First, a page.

History has had many great influences upon its pages. Great evils and great goods have characterized the fluctuating influences of all great men. In “Self Reliance” Emerson states that “To be great is to be misunderstood” (Emerson). In this he relates to us the problem with interpretations of revelation. Intuitive action is uninterruptable to its true form. The attempt to interpret another’s free flow of self-realization is a mistake leading to the degradation of your own Self. Throughout recorded time, religion has been disfigured by countless attempts to interpret intuition, extract timeless truths from another’s momentary insight, and relive questionable past experiences. Within the pages of Ralph Waldo Emerson’s “Divinity School Address” he speaks of the many falsehoods that lie within the wrung out, time warped religious traditions. The Christian doctrine is central to his argument as its confounding tales of long ago wonders spin helplessly just overhead, as the straining arms of religious beggars reach wildly for a taste, and as momentary illusions further the unsustainable salivating appetites of the discontent mob. The “Divinity School Address” written and presented by Ralph Waldo Emerson has had a great impact on my idea of modern Christianity. His work shows us how Christianity has misinterpreted the teachings of Jesus, distorted the role of the teacher into the “all knowing” preacher, and gives us insight into the relation between our person and the soul.
First, “The Divinity School Address” shows us how Christianity has misinterpreted the teachings of Jesus. The Misinterpretation of Jesus as a “God” was the greatest and most detrimental lie the Christian church has suffered. Jesus was a great teacher, but his teachings have been trampled and spoiled. Fearing men have distorted his message into one of impermanence and far off hope. Emerson shows the distinction between the truth of Jesus’s teachings, and the twisted, self-serving interpretation when he says that “The idioms of his language, and the figures of his rhetoric, have usurped the place of his truth; and churches are not built on his principles, but on his tropes” (Emerson). This shows us that the church is built upon the simple minds of Copy-cat rat packs that repeat his words to their own liking. Statues of his unknown figure have been placed outside for all to gawk upon, while his words rot within the narrow, weak, collection of connected minds. Not only are his words skewed, but his image has been recreated countless times always bending in the direction of the conformed artistic mind of its creator. We find an example of this in the work “The Historical Jesus” by Claudia Tikkun Setzer when she says “The images of Jesus throughout history are as varied as the people who have embraced him-the Son of God, the Divine Word by whom the world was created, the Passover sacrifice on behalf of the people, the Suffering Servant who takes on the sins of the world, the new High Priest, or more recently, Jesus the intellectual genius, the liberator of the oppressed, or the feminist. Each group and generation sees in Jesus a reflection of itself” (Setzer 73). This mirror like reflection is dangerous. It creates a false interpretation of the teachings of Jesus.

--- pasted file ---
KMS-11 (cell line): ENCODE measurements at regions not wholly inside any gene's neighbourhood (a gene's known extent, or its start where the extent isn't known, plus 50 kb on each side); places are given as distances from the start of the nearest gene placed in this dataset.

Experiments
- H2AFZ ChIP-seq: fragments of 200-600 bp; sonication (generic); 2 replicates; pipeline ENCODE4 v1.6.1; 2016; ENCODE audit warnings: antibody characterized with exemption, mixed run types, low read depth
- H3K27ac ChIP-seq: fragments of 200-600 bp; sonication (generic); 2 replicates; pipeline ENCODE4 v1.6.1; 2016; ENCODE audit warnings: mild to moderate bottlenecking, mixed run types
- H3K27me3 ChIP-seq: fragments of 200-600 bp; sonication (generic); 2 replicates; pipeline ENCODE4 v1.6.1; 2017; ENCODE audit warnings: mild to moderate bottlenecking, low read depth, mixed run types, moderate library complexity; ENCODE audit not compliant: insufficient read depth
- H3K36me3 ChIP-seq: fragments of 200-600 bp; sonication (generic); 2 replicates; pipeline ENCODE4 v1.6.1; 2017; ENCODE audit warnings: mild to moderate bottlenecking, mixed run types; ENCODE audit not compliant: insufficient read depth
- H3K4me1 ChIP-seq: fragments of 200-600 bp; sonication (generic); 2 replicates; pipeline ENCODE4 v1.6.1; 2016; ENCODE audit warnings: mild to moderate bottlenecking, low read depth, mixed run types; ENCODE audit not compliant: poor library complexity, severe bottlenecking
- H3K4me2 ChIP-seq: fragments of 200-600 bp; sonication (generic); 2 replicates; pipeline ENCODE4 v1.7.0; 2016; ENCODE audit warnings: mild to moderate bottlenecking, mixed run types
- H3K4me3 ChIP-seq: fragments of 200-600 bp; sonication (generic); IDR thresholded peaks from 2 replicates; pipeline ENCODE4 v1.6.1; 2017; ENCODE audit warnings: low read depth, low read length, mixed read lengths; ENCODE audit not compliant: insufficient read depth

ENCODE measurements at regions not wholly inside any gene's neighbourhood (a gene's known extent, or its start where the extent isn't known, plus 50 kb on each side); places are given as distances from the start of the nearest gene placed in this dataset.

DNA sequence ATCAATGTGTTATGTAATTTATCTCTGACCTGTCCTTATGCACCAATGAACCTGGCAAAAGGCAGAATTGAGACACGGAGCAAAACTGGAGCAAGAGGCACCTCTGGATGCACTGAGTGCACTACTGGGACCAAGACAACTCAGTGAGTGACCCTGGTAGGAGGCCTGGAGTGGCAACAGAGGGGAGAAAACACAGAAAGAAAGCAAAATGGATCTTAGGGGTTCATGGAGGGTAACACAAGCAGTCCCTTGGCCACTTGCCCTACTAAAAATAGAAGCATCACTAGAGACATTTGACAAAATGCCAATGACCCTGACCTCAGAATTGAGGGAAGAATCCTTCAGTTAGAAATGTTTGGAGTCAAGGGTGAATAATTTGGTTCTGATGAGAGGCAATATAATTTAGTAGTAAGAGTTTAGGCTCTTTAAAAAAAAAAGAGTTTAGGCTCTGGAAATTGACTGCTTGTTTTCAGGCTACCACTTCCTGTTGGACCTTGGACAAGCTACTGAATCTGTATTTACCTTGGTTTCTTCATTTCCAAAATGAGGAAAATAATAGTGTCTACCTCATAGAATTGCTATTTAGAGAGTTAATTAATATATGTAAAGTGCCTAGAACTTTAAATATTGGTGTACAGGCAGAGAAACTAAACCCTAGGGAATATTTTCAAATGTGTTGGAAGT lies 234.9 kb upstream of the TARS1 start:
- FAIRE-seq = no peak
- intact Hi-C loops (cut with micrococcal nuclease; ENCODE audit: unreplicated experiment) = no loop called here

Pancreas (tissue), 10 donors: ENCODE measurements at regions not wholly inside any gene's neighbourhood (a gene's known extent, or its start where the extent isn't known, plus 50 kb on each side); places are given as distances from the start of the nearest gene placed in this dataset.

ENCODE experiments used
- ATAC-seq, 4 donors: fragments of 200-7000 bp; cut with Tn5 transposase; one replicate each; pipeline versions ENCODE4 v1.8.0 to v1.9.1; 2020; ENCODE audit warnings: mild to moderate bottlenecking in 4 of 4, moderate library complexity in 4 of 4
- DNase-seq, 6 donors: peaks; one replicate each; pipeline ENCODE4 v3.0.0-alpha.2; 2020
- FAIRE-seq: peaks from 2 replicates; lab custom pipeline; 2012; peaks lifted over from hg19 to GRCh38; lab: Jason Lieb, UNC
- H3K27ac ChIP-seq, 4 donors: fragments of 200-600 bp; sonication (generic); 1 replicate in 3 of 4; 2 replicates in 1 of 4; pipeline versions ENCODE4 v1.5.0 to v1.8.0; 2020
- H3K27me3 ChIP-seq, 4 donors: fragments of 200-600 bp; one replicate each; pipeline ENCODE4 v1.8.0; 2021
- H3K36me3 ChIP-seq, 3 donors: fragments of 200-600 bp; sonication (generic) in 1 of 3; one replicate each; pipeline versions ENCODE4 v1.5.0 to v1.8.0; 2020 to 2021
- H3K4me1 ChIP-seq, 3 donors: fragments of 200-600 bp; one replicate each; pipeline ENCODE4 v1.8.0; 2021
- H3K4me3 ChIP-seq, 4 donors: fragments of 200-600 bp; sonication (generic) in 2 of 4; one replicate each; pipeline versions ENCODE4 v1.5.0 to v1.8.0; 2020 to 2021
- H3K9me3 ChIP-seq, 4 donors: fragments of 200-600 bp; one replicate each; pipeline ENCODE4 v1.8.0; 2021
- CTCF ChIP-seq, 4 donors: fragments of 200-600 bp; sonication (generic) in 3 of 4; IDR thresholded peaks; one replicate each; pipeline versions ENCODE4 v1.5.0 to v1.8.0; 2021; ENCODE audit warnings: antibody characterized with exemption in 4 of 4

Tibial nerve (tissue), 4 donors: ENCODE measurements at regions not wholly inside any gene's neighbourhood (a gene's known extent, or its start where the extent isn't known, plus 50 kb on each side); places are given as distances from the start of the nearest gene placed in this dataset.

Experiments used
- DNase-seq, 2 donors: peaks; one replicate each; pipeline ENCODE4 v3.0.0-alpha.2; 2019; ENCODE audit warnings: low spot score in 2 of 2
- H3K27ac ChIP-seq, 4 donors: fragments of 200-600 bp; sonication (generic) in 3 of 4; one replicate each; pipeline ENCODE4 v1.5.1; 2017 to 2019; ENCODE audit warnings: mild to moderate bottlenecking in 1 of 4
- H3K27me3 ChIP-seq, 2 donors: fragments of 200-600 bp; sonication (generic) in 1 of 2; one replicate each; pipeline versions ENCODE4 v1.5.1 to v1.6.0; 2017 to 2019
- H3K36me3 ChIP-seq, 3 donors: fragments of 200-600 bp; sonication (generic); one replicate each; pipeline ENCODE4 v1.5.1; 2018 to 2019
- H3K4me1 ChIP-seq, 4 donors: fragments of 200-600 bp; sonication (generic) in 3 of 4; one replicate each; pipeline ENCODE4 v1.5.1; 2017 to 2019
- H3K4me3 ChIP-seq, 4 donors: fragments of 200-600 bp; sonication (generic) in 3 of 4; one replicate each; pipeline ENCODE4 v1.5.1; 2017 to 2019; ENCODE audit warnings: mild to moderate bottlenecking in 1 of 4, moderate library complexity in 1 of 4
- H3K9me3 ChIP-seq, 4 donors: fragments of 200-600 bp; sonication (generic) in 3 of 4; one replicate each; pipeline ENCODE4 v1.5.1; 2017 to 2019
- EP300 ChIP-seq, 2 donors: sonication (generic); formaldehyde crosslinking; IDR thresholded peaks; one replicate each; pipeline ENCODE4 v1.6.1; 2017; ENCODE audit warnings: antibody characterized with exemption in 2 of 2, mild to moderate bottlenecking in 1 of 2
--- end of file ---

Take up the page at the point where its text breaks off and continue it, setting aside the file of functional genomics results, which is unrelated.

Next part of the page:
They become no more than a reflection of each individual’s desire backed by a fabricated sense of right, and if these desires are interfered with, furry and vengeance rain down upon the transgressor. Another problem Emerson faced while dealing with Christianity’s misinterpretation of the teachings of Jesus was the violence that sprang forth from it. Violence finds justification behind the guarded walls of Christianity. To speak of Jesus as an equal, is considered blasphemous, and inspires his false followers to riot against the parasitic deviant. When confronting the issue of emotional reaction to another’s view of Jesus, Emerson says, “This was Jehovah come down out of heaven. I will kill you, if you say he was a man” (Emerson ). Emotional reaction and interaction envelop the Christian church. Rituals and teachings excite the mind. As the preacher conducts his sermon, addicts rant and rave in a placebo induced euphoric haze. A sense of security is formed in presuming to know the unknown, and actions are justified through the elevated status received from knowing this secret spoof. In the journal article “Violence and Institution in Christianity” Robert J. Daley’s says that “When we speak normatively, or take Christianity and its institutions according to its best ideals, Christianity is essentially non-violent. But when we speak descriptively, i.e., take Christianity according to what the institutions of Christianity have actually done, and according to how those who call themselves Christian have actually acted, we can make the argument that Christianity is violent” (Daley 4).